The Art of Editing (Brynhildr in the Darkness)


Few people know, what editing’s supposed to do. The definitions vary and most certainly a professional editor is more than what I’m gonna break down to you here. So first of all, let’s define what editing means. I’ll paste the definition that we once put together at guhehe:

Definition of Editing
Do not confuse an editor for a proofreader. Your job is not to spot typos – even MS Word™ can do that. No, an editor ensures that the translated text not only reads smoothly in English, but further attempts to preserve both the narrative flow and style that exist in the original. (If you don’t understand what we mean by this, then you are unsuited to the task.) This requires close communication with both the translator and the TLC of your project as the suggested level of stylization will vary from series to series. OniAi, for example, focuses heavily on its characters and dialogue, and an editor for this series will necessarily pay careful attention to characterization. By consulting with your translator and TLC, you should do your best to convey in English the image presented by each character in the story.

Improving the readability of the translated text can require both boldness and ingenuity when it comes to adapting Japanese grammatical structures into English. Indeed, it is not uncommon that you will find yourself rewriting entire lines to do so. Further complicating your task, you are to do this while preserving nuance, characterization, and overall feel of the text that you are editing.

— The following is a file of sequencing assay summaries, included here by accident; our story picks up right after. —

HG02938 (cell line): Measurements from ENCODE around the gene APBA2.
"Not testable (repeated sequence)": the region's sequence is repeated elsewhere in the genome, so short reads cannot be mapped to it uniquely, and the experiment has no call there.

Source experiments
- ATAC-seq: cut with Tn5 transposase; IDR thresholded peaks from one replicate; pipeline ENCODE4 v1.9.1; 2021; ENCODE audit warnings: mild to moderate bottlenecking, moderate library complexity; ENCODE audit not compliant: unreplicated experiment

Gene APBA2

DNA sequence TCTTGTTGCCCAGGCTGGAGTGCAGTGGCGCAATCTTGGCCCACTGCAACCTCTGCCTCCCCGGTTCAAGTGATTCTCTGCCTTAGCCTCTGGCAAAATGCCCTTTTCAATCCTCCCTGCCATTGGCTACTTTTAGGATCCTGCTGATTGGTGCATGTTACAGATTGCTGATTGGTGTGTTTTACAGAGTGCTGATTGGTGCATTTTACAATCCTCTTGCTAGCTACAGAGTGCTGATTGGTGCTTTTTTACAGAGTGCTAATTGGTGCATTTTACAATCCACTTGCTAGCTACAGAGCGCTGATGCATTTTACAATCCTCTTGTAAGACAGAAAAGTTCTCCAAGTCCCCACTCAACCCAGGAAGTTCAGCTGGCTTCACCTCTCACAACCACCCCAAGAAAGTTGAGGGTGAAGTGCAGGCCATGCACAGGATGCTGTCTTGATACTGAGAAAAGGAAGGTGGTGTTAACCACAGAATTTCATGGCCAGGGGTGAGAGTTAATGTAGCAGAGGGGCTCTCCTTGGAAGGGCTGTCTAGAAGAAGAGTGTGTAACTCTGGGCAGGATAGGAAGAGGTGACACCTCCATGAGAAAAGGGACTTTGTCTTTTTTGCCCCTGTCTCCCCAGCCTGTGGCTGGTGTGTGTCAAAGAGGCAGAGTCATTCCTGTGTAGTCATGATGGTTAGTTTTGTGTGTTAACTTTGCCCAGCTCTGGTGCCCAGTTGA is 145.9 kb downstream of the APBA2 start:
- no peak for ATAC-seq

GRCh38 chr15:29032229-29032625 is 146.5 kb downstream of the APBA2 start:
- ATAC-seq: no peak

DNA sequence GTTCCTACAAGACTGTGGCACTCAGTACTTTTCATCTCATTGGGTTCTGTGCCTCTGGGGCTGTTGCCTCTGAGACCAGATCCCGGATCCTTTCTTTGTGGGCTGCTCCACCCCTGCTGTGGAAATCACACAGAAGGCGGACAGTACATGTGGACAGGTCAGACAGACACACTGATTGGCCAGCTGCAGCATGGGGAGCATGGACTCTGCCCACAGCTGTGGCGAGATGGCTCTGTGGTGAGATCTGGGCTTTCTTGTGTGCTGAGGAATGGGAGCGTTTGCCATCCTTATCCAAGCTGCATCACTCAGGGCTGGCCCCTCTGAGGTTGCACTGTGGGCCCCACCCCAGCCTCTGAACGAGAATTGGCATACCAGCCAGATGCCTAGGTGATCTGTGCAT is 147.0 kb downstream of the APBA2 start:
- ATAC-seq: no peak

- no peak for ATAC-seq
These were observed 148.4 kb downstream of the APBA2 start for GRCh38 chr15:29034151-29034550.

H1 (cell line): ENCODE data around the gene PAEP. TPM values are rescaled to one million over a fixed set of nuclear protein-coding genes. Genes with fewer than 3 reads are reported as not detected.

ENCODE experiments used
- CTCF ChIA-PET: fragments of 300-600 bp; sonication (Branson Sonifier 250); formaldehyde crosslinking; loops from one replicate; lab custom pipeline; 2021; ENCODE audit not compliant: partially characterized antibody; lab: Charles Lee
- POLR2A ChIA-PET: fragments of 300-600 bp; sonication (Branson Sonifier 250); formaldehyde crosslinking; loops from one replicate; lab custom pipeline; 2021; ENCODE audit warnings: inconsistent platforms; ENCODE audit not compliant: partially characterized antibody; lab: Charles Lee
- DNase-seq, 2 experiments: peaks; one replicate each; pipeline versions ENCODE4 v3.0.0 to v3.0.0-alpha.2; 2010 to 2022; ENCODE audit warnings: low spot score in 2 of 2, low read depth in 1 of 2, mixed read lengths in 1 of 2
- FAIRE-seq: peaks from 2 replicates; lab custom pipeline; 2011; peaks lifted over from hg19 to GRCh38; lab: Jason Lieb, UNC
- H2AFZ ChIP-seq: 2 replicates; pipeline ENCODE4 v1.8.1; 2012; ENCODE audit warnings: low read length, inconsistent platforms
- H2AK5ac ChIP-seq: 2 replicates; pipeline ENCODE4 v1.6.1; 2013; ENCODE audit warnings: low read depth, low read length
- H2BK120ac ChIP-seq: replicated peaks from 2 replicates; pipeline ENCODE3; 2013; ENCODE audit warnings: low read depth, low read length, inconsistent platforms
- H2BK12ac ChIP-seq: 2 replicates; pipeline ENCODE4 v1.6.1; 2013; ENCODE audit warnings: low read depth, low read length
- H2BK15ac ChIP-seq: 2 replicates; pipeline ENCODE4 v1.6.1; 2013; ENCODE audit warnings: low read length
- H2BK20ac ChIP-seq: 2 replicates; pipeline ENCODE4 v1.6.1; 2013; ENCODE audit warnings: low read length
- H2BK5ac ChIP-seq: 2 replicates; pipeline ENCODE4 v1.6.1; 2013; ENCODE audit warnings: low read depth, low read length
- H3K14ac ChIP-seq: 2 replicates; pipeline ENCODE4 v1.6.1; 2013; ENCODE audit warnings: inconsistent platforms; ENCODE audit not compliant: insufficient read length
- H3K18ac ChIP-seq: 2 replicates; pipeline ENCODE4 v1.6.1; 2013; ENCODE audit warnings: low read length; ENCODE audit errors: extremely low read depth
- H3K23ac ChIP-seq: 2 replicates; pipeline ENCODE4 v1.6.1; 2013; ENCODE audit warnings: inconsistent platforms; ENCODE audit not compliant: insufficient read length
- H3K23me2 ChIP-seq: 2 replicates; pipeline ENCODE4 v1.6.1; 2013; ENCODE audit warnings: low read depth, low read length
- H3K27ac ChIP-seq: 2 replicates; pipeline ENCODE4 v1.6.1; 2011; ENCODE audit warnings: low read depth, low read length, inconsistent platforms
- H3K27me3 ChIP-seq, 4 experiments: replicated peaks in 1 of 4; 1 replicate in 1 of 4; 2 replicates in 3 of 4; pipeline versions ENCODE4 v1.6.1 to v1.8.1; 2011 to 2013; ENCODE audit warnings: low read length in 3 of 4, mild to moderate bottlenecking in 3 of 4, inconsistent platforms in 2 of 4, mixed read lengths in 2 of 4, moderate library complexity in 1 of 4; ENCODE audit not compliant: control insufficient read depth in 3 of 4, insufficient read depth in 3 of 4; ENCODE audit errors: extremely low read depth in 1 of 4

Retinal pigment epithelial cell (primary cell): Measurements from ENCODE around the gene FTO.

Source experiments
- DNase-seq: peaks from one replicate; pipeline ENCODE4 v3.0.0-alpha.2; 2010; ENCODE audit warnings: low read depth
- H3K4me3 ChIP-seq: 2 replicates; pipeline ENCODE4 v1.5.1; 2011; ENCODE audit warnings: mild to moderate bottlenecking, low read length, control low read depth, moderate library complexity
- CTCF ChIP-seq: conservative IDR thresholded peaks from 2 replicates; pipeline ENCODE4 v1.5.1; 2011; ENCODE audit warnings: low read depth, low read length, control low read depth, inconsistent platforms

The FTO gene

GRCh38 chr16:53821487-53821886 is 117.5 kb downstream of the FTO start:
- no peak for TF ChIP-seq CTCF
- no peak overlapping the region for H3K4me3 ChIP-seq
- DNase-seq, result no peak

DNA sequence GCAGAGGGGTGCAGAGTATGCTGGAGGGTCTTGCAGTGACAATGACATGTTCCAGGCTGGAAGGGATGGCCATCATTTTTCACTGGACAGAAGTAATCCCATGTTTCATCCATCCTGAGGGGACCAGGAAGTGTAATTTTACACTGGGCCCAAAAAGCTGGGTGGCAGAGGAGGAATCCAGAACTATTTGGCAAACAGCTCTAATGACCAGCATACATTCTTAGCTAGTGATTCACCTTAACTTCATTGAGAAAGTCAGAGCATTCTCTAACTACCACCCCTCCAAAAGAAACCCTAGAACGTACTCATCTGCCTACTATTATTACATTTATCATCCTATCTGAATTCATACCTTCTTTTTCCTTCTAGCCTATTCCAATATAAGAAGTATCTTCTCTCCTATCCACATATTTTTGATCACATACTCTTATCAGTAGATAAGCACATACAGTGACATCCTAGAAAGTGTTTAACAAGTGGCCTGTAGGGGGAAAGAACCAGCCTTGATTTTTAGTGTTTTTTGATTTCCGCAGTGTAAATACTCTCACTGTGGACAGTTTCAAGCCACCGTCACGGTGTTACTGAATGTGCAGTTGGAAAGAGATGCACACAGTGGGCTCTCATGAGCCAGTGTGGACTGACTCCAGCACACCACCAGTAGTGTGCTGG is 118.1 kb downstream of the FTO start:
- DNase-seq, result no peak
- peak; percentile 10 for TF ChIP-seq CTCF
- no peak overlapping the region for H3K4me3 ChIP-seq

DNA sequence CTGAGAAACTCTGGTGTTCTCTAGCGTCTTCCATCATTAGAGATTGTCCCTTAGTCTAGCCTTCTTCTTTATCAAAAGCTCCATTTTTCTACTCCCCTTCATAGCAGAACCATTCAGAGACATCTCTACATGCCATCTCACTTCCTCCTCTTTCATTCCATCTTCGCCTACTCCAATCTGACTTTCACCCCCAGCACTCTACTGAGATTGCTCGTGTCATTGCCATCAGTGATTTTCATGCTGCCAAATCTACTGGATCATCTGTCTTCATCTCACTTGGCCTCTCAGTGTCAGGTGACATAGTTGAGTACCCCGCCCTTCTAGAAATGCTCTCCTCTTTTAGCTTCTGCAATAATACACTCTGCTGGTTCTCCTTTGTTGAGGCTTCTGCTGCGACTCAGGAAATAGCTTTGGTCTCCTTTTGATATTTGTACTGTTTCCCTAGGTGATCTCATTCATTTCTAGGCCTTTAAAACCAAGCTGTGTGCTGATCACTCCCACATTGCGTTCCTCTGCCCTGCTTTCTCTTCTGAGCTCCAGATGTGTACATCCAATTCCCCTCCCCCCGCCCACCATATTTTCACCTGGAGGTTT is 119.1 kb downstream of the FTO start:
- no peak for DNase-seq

In the “Editing” category, I’d like to show you what this is supposed to mean as far as I’m concerned. Now I’m far from being the perfect editor, I’m not even a native speaker to boot, but if you’re a native speaker and get the hang of what I’m trying to convey and can grasp that vague feeling that is text flow, you’ll have a bright future as an editor (implying that’s worth anything).

How am I gonna convey it then? I will by showing examples of editing, either poor or good. Alas, they’ll almost only exclusively be poor, because those are easier to find and spot. After visualizing those, I will then provide suggestions of how I’d have done it.

This first visualization will focus on the scanlation of Brynhildr in the Darkness, which I happen to read currently. Scanlations, in general, are, if at all, poorly edited. Most scanlations only use, if at all, a proofreader, who, if at all, appears to be as proficient in English as in insert-language-he-hardly-knows-anything-about-here. There shouldn’t be any excuses. The size of manga chapter script hardly ever goes beyond that of an anime episode, yet there are rarely faultless pages or, if bad comes to worse, hardly any faultless komas (one single picture). Considering that it’s a scanlation, Brynhildr in the Darkness is okay-ish, which is sad enough when you count the mistakes – not even mentioning the awkward phrasings. But enough of that, let’s be grateful that they at least don’t let the characters talk like they were mentally-challenged all the time.


And now let’s follow with a few examples. Click on the spoilers to see my remarks and suggestions.

Scene 1